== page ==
Professor Thomas Oord has spent years wrestling with the problem of evil. Why, if God is all powerful and all loving, is there so much evil in the world? This question has brought Thomas to the edge of his faith. In recent years, though, he has begun to consider a radical solution. Perhaps God can’t stop evil? As shocking as this sounds, Thomas is careful to show how biblical this idea is, and just how much it looks like Jesus. Tune in for a mind bending episode!

Interview begins at 11m 21s

Image provided by Thomas Oord. Used with permission.


The Uncontrolling Love of God: An Open and Relational Account of Providence

God Can’t: How to Believe in God and Love after Tragedy, Abuse, and Other Evils


“If God really didn’t want something and God had the power to stop it – to prevent it – then God should do so, if God is perfectly loving. And so this idea of saying ‘God won’t stop evil’ ends up making God ultimately culpable for failing to prevent it. And so I’ve come to believe that we need to take the next step and say that God really can’t stop evil.”

“Open theology says that God cannot foreknow the future in its entirety. It says that God experiences time somewhat like we do. And that means that the future is really the future for God. And God can’t know with absolute certainty what will actually occur in the future because that is not yet knowable. God knows everything that’s happened in the past, God knows everything that’s happening in the present, God knows all the possibilities for the future. But until those possibilities become actual, God can’t know them as actual.”


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  1. I would think from my reading of scripture is that God controls things in such a way that some key individuals do not have a free will, so as to influence God’s ultimate plan for all others. So most everyone has free will to choose the good verses the evil, throughout their lives, e.g. Nineveh, but other’s have a pivotal role in shaping out the future for his plan e.g. Judas Iscariot. These pivotal individuals are protected from our free will.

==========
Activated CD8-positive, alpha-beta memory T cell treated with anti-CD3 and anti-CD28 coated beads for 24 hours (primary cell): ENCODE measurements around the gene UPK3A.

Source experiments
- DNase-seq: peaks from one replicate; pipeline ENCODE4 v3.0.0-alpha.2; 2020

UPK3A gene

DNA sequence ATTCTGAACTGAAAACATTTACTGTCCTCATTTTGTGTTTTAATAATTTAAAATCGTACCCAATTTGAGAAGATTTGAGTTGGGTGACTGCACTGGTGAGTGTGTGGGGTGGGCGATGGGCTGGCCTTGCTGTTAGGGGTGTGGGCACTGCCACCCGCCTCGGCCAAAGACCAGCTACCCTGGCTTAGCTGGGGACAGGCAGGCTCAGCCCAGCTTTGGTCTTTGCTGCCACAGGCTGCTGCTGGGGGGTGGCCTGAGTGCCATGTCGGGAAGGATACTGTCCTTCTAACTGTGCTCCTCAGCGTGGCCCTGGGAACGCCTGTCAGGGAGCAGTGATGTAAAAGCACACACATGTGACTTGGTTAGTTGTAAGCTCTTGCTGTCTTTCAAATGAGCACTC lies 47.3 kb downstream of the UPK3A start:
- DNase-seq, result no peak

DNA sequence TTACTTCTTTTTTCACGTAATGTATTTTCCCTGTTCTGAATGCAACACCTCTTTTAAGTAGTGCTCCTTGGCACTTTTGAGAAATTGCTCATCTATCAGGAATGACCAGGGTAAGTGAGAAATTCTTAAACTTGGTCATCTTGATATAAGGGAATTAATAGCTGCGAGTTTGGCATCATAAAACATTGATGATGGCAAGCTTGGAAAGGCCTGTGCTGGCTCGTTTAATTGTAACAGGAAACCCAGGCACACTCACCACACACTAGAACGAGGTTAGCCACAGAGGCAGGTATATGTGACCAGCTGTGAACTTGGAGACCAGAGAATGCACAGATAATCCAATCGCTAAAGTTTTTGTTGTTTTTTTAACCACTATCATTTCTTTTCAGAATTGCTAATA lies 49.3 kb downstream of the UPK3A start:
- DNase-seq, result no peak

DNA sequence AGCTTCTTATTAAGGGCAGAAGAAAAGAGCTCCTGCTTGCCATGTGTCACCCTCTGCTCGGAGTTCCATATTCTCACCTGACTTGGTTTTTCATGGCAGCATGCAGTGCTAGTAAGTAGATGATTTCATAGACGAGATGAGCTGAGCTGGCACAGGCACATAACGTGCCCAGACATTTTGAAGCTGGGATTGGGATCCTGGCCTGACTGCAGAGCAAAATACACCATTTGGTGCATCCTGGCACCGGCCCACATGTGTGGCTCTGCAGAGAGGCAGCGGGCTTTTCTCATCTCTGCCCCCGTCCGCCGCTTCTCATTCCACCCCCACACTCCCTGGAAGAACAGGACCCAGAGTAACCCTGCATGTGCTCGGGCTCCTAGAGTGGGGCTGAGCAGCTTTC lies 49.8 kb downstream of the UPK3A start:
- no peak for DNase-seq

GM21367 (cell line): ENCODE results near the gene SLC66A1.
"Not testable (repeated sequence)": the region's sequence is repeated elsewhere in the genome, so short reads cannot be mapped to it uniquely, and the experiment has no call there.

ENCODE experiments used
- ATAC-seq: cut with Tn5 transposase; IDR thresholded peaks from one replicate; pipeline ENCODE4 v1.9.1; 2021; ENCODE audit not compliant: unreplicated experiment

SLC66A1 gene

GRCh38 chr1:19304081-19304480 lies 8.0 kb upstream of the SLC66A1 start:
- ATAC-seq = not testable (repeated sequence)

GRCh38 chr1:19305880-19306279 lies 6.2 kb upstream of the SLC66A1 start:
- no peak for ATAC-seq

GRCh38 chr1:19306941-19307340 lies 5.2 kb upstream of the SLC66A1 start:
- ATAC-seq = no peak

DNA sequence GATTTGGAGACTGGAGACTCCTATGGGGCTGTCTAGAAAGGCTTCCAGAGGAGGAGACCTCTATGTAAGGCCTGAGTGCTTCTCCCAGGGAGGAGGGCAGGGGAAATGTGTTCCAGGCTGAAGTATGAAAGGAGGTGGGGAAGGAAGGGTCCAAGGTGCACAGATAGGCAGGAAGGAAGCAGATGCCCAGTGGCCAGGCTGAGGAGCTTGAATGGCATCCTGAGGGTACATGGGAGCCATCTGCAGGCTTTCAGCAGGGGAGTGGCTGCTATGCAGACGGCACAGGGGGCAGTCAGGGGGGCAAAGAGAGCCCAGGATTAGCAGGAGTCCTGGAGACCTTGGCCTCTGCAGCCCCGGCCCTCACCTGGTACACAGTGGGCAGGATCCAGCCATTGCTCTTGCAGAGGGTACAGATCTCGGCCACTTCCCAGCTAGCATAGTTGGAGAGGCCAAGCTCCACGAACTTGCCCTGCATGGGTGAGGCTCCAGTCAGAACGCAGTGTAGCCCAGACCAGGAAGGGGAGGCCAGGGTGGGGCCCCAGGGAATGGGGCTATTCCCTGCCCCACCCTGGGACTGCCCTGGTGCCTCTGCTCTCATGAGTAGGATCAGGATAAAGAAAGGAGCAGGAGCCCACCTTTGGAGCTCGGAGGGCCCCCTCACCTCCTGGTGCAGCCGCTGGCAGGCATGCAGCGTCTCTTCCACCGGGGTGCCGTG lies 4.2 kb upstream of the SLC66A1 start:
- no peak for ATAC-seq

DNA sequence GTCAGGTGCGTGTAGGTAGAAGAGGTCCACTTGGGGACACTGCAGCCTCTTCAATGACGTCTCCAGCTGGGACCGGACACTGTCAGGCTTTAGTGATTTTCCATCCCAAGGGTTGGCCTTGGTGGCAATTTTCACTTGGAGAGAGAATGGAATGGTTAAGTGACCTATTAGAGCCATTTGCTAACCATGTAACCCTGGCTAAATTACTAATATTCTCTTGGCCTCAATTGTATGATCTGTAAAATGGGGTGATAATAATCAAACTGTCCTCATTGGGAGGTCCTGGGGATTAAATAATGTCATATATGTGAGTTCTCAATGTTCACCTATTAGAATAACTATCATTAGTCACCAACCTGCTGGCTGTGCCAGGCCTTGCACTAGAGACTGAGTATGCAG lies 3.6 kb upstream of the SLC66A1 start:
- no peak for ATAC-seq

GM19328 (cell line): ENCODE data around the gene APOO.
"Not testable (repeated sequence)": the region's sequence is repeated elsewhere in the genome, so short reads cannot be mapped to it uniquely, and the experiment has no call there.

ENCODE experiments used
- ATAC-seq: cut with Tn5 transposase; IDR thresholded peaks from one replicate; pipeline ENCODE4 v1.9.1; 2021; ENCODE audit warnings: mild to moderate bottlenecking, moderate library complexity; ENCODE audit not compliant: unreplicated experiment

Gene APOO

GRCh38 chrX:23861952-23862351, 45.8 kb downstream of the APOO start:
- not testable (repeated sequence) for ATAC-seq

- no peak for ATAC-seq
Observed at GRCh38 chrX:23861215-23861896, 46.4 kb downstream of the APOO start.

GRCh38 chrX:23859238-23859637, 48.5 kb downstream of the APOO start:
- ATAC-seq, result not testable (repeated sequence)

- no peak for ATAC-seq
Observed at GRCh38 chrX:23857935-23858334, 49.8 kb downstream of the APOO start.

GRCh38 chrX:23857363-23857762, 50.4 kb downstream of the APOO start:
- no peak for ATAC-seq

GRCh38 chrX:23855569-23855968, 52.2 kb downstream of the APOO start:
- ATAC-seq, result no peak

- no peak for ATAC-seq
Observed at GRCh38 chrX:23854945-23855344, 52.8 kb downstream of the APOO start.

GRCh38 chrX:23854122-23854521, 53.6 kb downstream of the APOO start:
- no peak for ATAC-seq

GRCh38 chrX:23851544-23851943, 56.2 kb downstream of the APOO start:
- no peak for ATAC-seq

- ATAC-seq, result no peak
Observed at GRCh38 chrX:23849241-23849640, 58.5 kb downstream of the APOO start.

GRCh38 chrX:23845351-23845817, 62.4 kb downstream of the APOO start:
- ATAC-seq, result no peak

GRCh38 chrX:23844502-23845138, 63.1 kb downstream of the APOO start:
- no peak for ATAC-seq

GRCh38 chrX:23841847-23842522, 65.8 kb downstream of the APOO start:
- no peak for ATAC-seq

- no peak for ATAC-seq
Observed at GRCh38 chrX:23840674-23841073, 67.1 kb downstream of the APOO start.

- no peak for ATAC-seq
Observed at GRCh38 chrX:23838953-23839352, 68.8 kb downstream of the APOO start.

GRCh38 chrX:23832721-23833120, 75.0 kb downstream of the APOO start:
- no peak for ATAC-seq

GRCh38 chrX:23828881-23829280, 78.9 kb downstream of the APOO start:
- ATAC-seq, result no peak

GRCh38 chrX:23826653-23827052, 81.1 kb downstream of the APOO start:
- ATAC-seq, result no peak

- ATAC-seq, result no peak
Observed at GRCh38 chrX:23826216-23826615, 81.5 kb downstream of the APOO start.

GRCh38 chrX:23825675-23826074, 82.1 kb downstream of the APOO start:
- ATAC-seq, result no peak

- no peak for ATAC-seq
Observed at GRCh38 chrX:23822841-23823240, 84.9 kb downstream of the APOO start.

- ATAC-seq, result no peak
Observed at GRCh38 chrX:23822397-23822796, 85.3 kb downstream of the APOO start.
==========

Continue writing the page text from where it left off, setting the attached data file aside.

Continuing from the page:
• Judas is an interesting one. Matthew 26:24 says ‘The Son of Man will go just as it is written about him. But woe to that man who betrays the Son of Man! It would be better for him if he had not been born.”
      This makes it sound like Jesus’s betrayal was inevitable, but it wasn’t inevitable that Judas was the one who would betray him. Judas had freewill.

      • Peter was pretty certain that he had the free will no to deny his Lord, yet he denied him three times.

        • Yes, it certainly looks like Jesus knew Peter would betray him three times. I’m not sure that Jesus’s foreknowledge of this event has to imply a loss of Peter’s freewill.
          It seems strange to me that God would take over Peter’s freewill and make him betray Jesus. Would God make someone sin? Doesn’t that make God culpable of sin himself? Would Peter be guilty of that sin, even though he didn’t chose to do it?
          Seems more straightforward that Jesus simply predicted what Peter would do.

  2. Jacqui Mar 17, 2018

    That interview was mind blowing and disconcerting. It really is hard to get my head round. Need at least another listen to I think. Thanks for the interview.

    BTW, if you ever want to do an interview in Melbourne, Australia, our church would certainly give you a room!

    • It certainly was a mind bender! I read the book, read book reviews, listened to other interviews with Tom, and interviewed him myself, but I’m still struggling to get my head round it! Definitely worthy of a few more listens!
      I’ll give you a shout next time we’re recording in OZ!

  3. Pippa Strickett Mar 29, 2018

    Interesting interview! I was reminded of C.S.Lewis’ explanation of miracles and in particular the water into wine (which Thomas Oord was struggling to fit into his theory), by saying that these kind of miracles are an acceleration of a natural process; water does turn into wine over time and with lots of natural intervention in the form of grapes, growth, sunshine etc. This helps miracles such as this fit into the uncontrolling love model. Just thought you’d be interested!
    I also reflected that the problem of GRATITUDE is another problem if we don’t attribute actions to God; yes the problem of evil is a challenge to believing in God’s goodness, but the problem of whom to thank when life is good is just as significant of we don’t believe! (I can’t remember who coined the phrase the problem of gratitude – it’s not original!).

    • Thanks Pippa, that is interesting. C. S. Lewis’s explanation of miracles has certainly got me thinking! Tim

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